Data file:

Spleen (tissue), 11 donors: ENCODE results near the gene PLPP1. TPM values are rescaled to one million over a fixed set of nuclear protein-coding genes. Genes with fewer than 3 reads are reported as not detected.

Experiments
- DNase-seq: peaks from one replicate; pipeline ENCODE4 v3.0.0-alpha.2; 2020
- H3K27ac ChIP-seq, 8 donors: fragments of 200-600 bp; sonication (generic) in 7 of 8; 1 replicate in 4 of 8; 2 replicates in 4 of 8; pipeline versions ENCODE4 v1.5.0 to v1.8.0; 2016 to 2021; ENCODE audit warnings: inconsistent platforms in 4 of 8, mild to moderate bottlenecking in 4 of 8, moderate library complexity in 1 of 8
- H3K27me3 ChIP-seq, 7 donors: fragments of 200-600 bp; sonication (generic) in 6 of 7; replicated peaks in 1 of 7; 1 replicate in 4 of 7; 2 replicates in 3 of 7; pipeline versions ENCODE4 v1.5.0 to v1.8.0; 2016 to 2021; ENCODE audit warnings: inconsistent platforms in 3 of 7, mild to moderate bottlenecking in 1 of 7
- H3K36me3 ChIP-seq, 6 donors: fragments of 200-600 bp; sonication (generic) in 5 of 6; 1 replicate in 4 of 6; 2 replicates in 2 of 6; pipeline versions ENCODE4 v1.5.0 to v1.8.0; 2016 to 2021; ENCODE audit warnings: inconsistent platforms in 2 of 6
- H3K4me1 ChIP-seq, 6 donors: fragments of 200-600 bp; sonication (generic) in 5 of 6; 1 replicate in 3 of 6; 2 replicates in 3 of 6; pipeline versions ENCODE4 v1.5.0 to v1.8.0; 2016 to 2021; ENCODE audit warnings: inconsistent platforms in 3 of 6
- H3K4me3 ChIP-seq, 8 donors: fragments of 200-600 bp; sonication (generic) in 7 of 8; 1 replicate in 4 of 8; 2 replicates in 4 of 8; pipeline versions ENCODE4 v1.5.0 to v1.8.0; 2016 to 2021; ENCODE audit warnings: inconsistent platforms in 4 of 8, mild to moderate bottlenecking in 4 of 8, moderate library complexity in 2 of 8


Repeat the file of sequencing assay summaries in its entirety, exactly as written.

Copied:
Spleen (tissue), 11 donors: ENCODE results near the gene PLPP1. TPM values are rescaled to one million over a fixed set of nuclear protein-coding genes. Genes with fewer than 3 reads are reported as not detected.

Experiments
- DNase-seq: peaks from one replicate; pipeline ENCODE4 v3.0.0-alpha.2; 2020
- H3K27ac ChIP-seq, 8 donors: fragments of 200-600 bp; sonication (generic) in 7 of 8; 1 replicate in 4 of 8; 2 replicates in 4 of 8; pipeline versions ENCODE4 v1.5.0 to v1.8.0; 2016 to 2021; ENCODE audit warnings: inconsistent platforms in 4 of 8, mild to moderate bottlenecking in 4 of 8, moderate library complexity in 1 of 8
- H3K27me3 ChIP-seq, 7 donors: fragments of 200-600 bp; sonication (generic) in 6 of 7; replicated peaks in 1 of 7; 1 replicate in 4 of 7; 2 replicates in 3 of 7; pipeline versions ENCODE4 v1.5.0 to v1.8.0; 2016 to 2021; ENCODE audit warnings: inconsistent platforms in 3 of 7, mild to moderate bottlenecking in 1 of 7
- H3K36me3 ChIP-seq, 6 donors: fragments of 200-600 bp; sonication (generic) in 5 of 6; 1 replicate in 4 of 6; 2 replicates in 2 of 6; pipeline versions ENCODE4 v1.5.0 to v1.8.0; 2016 to 2021; ENCODE audit warnings: inconsistent platforms in 2 of 6
- H3K4me1 ChIP-seq, 6 donors: fragments of 200-600 bp; sonication (generic) in 5 of 6; 1 replicate in 3 of 6; 2 replicates in 3 of 6; pipeline versions ENCODE4 v1.5.0 to v1.8.0; 2016 to 2021; ENCODE audit warnings: inconsistent platforms in 3 of 6
- H3K4me3 ChIP-seq, 8 donors: fragments of 200-600 bp; sonication (generic) in 7 of 8; 1 replicate in 4 of 8; 2 replicates in 4 of 8; pipeline versions ENCODE4 v1.5.0 to v1.8.0; 2016 to 2021; ENCODE audit warnings: inconsistent platforms in 4 of 8, mild to moderate bottlenecking in 4 of 8, moderate library complexity in 2 of 8